- The two cruise companies created a joint panel of former public health officials and top epidemiologists to advise the companies on how to safely return to operations, they announced Monday
- The cruise companies are paying the panel of experts and splitting the costs, Royal Caribbean spokesman Jonathon Fishman told CNBC.
- "We're looking to establish protocols that protect the health of our guests and crew and do so without undermining what makes the cruising so special," Royal CEO Richard Fain said.
Royal Caribbean and Norwegian Cruise Line have hired a panel of top health advisers to help overcome the "rough patch" caused when coronavirus outbreaks on ships brought the industry to a standstill, Norwegian CEO Frank Del Rio said Tuesday.
The two cruise companies — and fierce rivals — created a joint panel of former public health officials and top epidemiologists to advise the companies on how to safely return to operations, they announced Monday. The recommendations will also be aimed at changing minds at the Centers for Disease Control and Prevention, which has previously identified cruising as a source of spread of the virus.
On March 14, the CDC issued a no-sail order for cruise ships that it later extended until July 24. It currently advises people against taking a cruise and says passengers who return to the U.S. should quarantine at home for 14 days.
"Because of the unprecedented nature of the novel coronavirus pandemic, and the increased risk of transmission of COVID-19 on cruise ships, the US government is advising US travelers to defer all cruise travel," the CDC says on its website. The CDC said Covid-19 "appears to spread more easily between people in close quarters aboard ships and boats."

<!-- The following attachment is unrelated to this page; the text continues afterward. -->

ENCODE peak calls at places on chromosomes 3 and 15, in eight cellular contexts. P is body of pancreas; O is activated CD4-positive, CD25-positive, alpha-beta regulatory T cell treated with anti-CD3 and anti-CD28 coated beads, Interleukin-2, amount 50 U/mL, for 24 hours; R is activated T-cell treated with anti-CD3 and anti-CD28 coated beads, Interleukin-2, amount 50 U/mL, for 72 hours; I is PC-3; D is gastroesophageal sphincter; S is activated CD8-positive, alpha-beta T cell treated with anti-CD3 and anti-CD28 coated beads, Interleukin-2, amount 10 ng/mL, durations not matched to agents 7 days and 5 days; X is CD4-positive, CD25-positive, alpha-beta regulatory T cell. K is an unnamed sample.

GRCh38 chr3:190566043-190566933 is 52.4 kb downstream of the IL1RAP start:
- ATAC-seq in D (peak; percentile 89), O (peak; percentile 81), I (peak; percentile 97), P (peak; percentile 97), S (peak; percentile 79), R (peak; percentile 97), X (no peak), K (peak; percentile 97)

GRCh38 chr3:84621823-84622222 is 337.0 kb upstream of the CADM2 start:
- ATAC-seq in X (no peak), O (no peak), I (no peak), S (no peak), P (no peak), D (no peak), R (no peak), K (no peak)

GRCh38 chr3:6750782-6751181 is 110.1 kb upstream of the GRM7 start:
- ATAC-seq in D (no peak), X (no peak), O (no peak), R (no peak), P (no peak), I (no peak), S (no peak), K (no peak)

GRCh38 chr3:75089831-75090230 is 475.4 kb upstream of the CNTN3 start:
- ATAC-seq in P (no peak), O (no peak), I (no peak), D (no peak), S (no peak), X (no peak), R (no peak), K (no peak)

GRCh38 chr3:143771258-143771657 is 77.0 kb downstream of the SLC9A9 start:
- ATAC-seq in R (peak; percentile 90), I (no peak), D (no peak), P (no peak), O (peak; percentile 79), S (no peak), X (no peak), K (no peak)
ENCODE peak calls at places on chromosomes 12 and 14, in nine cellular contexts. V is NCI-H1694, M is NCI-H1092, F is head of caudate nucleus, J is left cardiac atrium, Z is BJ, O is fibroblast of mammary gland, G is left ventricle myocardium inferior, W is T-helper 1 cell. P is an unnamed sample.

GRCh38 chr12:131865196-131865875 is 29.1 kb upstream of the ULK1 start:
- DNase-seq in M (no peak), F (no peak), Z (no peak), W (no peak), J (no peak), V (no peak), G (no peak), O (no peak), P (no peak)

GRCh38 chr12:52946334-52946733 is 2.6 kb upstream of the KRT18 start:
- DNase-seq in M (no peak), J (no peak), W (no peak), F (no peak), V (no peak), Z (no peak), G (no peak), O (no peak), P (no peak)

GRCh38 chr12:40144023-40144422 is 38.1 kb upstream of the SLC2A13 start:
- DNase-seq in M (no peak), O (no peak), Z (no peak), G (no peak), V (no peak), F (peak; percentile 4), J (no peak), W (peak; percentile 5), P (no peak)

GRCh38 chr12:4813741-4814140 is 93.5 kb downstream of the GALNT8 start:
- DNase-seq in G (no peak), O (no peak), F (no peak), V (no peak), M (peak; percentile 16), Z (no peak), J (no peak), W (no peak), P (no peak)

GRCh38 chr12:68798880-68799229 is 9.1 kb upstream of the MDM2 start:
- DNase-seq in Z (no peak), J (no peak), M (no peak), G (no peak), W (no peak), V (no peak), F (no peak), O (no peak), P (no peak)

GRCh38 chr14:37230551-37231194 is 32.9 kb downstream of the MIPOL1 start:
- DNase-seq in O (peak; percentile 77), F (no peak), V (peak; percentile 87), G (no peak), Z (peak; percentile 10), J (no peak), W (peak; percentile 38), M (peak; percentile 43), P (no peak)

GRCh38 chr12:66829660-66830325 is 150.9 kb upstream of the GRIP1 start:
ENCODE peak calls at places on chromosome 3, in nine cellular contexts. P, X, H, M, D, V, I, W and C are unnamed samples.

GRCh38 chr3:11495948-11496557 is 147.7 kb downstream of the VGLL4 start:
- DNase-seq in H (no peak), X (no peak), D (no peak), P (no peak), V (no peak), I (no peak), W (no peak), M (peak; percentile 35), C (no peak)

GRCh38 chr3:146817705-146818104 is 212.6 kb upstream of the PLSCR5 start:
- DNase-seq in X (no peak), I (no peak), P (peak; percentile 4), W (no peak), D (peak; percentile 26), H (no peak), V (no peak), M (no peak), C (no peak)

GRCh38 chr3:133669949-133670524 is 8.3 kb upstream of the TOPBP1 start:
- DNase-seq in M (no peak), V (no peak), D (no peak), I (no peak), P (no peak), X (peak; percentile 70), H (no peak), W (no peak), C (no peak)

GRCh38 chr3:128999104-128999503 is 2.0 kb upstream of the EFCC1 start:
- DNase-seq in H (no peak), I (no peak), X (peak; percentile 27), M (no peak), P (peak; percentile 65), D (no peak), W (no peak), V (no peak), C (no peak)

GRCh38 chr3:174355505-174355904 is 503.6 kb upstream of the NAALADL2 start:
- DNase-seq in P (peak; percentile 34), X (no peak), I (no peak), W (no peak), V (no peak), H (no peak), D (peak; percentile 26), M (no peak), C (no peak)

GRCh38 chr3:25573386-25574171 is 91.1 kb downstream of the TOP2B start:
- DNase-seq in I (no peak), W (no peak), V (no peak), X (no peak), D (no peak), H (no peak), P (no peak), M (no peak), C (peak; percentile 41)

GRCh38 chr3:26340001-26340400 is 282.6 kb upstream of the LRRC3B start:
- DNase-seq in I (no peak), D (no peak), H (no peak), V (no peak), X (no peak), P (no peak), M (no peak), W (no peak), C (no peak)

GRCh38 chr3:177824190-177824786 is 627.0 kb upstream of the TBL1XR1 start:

The panel is co-chaired by former Food and Drug Administration Commissioner Dr. Scott Gottlieb and former Utah governor Mike Leavitt, who served as secretary of Health and Human Services under President George W. Bush. Other members of the panel include infectious disease specialist Dr. Michael Osterholm and former CDC director Dr. Julie Gerberding.
"We have been in contact with the CDC. The panel has been in contact with the CDC," Royal Caribbean CEO Richard Fain told CNBC's Seema Mody in an interview Tuesday on "Squawk on the Street." "They're well aware of it and they have reacted warmly to it, so I'm actually quite positive that we're doing exactly what we should do."
The cruise companies are splitting the compensation costs for the "brain trust," as Fain called it, Royal Caribbean spokesman Jonathon Fishman told CNBC. The panel began meeting in June, the companies said Monday in a statement, and will present their recommendations by August.
The cruise industry, which has been slammed by the coronavirus pandemic that's brought global travel to a standstill, faces a challenging task: adding safety measures that will convince customers and regulators that companies can keep people safe. Experts say finding the right balance is tricky yet critical to the cruise lines winning the approval of the CDC and at the same time, retaining their loyal customer base.
"We're looking to establish protocols that protect the health of our guests and crew and do so without undermining what makes the cruising so special," Fain said Tuesday. "It will be different."